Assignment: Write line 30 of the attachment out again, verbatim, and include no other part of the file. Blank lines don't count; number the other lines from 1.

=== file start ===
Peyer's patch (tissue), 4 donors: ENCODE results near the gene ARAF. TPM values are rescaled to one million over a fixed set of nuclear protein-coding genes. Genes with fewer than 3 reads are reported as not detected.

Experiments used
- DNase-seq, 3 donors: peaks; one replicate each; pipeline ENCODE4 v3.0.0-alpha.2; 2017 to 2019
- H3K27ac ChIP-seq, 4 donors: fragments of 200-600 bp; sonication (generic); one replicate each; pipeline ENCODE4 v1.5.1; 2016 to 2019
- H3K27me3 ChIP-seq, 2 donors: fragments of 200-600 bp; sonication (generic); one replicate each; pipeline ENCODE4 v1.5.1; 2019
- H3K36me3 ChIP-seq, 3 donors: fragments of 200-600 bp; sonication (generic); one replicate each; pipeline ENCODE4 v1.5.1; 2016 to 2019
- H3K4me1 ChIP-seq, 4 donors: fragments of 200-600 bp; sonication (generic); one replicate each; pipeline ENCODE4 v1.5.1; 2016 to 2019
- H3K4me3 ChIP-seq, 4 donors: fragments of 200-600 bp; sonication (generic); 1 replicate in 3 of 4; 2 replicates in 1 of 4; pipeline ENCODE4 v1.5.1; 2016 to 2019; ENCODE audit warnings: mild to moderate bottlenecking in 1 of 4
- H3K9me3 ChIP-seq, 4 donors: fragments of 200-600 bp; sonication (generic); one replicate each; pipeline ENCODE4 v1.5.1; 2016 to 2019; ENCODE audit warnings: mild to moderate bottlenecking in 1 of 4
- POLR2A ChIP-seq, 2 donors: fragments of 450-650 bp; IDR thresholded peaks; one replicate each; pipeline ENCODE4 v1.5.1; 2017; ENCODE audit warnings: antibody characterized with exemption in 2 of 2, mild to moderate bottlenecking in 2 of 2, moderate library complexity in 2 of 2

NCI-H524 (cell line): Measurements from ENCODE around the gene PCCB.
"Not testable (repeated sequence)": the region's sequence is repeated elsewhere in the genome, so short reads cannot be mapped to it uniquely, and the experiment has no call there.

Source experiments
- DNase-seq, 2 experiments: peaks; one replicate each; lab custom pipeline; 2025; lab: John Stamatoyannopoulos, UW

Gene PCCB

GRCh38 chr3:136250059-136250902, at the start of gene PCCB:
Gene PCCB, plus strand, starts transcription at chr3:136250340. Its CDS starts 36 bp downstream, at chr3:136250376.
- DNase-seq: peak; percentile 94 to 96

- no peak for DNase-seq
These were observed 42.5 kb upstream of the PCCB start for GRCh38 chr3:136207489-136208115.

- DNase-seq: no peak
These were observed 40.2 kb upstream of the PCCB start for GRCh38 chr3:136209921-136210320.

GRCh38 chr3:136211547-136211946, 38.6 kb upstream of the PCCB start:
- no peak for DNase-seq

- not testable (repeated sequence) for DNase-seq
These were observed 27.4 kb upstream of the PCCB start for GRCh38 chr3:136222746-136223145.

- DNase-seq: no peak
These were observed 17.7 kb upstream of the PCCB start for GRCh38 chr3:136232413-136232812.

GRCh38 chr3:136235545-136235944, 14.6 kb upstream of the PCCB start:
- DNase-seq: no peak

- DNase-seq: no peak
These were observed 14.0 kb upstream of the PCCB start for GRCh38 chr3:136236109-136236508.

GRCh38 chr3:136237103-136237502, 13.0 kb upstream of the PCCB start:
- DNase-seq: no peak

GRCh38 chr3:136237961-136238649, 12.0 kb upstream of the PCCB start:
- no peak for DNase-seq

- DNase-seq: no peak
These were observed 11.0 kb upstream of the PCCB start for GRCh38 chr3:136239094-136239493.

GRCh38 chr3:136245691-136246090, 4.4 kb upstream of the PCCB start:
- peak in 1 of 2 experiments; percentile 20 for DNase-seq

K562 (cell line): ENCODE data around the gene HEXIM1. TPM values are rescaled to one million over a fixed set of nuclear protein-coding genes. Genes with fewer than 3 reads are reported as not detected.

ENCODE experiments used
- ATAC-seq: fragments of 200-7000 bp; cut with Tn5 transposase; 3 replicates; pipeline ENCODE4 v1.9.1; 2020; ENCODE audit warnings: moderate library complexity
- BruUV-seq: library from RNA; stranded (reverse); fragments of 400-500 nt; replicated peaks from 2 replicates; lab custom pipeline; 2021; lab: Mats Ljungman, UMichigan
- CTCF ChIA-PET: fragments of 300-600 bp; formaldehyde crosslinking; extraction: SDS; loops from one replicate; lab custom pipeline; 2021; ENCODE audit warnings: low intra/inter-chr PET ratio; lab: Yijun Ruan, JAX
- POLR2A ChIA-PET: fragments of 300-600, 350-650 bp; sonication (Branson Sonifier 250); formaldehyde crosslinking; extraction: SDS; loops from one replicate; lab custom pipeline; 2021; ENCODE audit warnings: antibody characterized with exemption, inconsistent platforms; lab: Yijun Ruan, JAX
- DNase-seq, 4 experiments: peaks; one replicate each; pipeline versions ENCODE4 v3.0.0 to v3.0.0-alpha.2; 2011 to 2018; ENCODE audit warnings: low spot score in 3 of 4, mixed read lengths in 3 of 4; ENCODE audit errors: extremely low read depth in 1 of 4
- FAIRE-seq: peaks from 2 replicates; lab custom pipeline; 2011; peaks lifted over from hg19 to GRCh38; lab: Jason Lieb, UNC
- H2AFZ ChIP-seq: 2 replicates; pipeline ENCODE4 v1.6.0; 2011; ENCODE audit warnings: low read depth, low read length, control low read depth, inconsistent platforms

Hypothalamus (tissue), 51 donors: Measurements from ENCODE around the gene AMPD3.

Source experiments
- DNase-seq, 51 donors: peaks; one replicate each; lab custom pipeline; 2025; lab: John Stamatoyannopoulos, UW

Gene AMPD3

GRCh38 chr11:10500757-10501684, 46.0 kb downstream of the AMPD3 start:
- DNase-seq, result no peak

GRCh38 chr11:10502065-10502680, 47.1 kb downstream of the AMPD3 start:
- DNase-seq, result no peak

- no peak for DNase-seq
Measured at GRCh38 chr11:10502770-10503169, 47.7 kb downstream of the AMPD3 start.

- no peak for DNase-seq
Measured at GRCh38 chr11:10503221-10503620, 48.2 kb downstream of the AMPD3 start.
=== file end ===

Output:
- DNase-seq: no peak